Some scientists consider the epidemic of tick-borne disease in the Northeast one of the region’s greatest natural disasters. As if the risks were not bad enough already, there is a newly emerging concern. In the fall of 2017, officials in New Jersey confirmed the discovery of a new species of tick on a sheep farm in Hunterdon County. This tick, known as the longhorned tick or East Asian tick, has now been discovered in New Jersey, Virginia, West Virginia, North Carolina, Arkansas and, recently, New York. Native to China, Korea, Japan and Pacific islands and nations, the longhorned tick has only been known to science for about nine years and is thought to have been in the United States since at least 2010.

Nymph, male and female life stages of blacklegged ticks at the top, nymph and adult of the longhorned tick below, compared with poppy seeds. Photo: Jim Occi, Rutgers University

So what is the risk? The longhorned tick feeds on a wide range of mammals and birds, including cattle, sheep pigs, chickens as well as bear, deer, fox, rabbits, smaller mammals and wild birds. It also feeds on dogs, cats and humans. This tick spreads quickly through herds of domestic and wild animals. It may have arrived in the US through human travel or the transport of animals, as the USDA has intercepted specimens at inspection points in US ports. Wild migratory birds can carry these ticks, and so can animals that move great distances, such as coyotes. Even though it has been discovered in just a handful of states, the longhorned tick is likely much more widespread.

An interesting aspect of the biology of longhorned ticks is that females can reproduce asexually through a process known as parthenogenesis. Females do not need to seek a mate and can reproduce quickly and spread rapidly into new areas. It is a cold-tolerant species that can overwinter, and therefore it is expected to spread northward.

The longhorned tick is capable of transmitting diseases to livestock animals, including horses, sheep and cows. This means a significant risk to the dairy and livestock industry from tick-borne theileriosis, a malaria-like disease that results in anemia and possible death of cattle and sheep.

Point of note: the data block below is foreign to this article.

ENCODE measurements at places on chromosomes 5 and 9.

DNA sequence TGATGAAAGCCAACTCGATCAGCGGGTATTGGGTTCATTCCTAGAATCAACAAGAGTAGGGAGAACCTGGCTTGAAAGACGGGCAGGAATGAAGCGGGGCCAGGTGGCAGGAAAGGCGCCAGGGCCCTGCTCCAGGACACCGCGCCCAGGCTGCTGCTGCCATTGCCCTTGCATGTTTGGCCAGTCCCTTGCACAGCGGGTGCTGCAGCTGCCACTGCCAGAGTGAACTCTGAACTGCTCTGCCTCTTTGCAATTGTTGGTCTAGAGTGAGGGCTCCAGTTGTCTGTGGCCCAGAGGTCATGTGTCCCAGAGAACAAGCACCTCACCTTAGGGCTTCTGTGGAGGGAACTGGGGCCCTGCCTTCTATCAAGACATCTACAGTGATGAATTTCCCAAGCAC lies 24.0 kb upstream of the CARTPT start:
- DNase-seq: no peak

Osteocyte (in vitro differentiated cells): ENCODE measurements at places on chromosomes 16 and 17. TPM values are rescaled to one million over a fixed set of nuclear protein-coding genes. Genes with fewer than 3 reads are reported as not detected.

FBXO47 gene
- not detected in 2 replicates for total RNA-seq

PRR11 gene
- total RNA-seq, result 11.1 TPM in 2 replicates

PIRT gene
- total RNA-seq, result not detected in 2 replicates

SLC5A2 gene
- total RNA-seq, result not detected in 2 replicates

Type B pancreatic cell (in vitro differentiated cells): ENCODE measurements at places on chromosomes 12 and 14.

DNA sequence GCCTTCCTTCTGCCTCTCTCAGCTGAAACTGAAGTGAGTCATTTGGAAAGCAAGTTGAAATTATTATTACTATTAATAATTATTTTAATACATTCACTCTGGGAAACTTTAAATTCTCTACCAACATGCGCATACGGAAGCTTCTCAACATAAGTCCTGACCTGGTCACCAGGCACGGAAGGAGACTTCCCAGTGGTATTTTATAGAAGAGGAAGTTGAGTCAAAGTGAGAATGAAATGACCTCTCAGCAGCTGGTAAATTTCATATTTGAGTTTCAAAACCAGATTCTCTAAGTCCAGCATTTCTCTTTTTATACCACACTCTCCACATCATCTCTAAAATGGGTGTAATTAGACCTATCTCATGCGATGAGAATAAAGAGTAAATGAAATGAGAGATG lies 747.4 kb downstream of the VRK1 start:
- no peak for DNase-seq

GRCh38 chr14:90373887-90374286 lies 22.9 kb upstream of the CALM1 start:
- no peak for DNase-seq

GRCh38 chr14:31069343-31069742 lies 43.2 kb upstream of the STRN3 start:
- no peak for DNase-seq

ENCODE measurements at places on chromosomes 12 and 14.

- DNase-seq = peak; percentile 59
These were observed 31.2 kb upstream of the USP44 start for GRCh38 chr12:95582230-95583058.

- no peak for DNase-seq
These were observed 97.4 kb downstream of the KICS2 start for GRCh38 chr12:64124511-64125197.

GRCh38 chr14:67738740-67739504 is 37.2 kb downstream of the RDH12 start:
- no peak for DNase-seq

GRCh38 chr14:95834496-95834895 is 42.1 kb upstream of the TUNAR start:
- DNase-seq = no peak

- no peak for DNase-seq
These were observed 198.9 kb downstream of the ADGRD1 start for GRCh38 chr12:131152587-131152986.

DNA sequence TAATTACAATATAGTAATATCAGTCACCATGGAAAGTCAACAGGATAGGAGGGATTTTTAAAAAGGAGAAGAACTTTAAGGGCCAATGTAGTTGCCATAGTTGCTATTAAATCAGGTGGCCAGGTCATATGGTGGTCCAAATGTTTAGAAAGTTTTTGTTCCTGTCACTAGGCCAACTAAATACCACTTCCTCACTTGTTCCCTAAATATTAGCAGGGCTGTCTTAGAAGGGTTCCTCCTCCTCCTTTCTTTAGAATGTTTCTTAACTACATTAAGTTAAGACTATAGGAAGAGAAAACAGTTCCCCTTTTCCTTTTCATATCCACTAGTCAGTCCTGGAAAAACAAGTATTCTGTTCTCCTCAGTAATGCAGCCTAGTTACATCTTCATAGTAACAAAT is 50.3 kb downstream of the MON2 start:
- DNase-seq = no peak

This exotic tick can also carry a few serious disease organisms that affect humans but we still do not know if it can transmit those pathogens to people. In one recent case, a child in New Jersey found a longhorned tick crawling on her body, but was not bitten. That tick tested negative for known pathogens.  However, a single tick specimen cannot define the disease risk that we might face, so we need more information.

Anyone who encounters a tick is encouraged to have the tick identified by a professional. This is especially true for ticks that seem out of the ordinary. Longhorned ticks are difficult to identify, especially in the younger stages. Adults are plain brown but look similar to brown dog ticks. You can submit ticks for identification to one of the tick ID services listed at the bottom of this webpage: http://www.neregionalvectorcenter.com/ticks.

Prevent tick bites to minimize the risks of becoming infected. Learn more about tick bite prevention and tick management at the NYS IPM Program’s Tick webpage: www.dontgettickedny.org.

For more details about the exotic longhorned tick, see the Northeast Regional Center for Excellence in Vector-Borne Diseases fact sheet: http://neregionalvectorcenter.com/longhorned-tick

 

References:

“Rutgers-Led ‘Tick Blitz’ finds exotic longhorned ticks and aggressive lone star tocks in new locations across New Jersey”. Buccino, Neal. Rutgers Today. 7/30/18 https://news.rutgers.edu/rutgers-led-%E2%80%9Ctick-blitz%E2%80%9D-finds-exotic-longhorned-ticks-and-aggressive-lone-star-ticks-new-locations/20180530#.W19psdVKiCg [Accessed 7/30/18]

“Longhorned” tick found in New York, growing number of states”. Ricks, Delthia, Newsday, 7/18/18 https://www.newsday.com/news/health/longhorn-tick-health-new-york-1.19903464 [Accessed 7/30/18]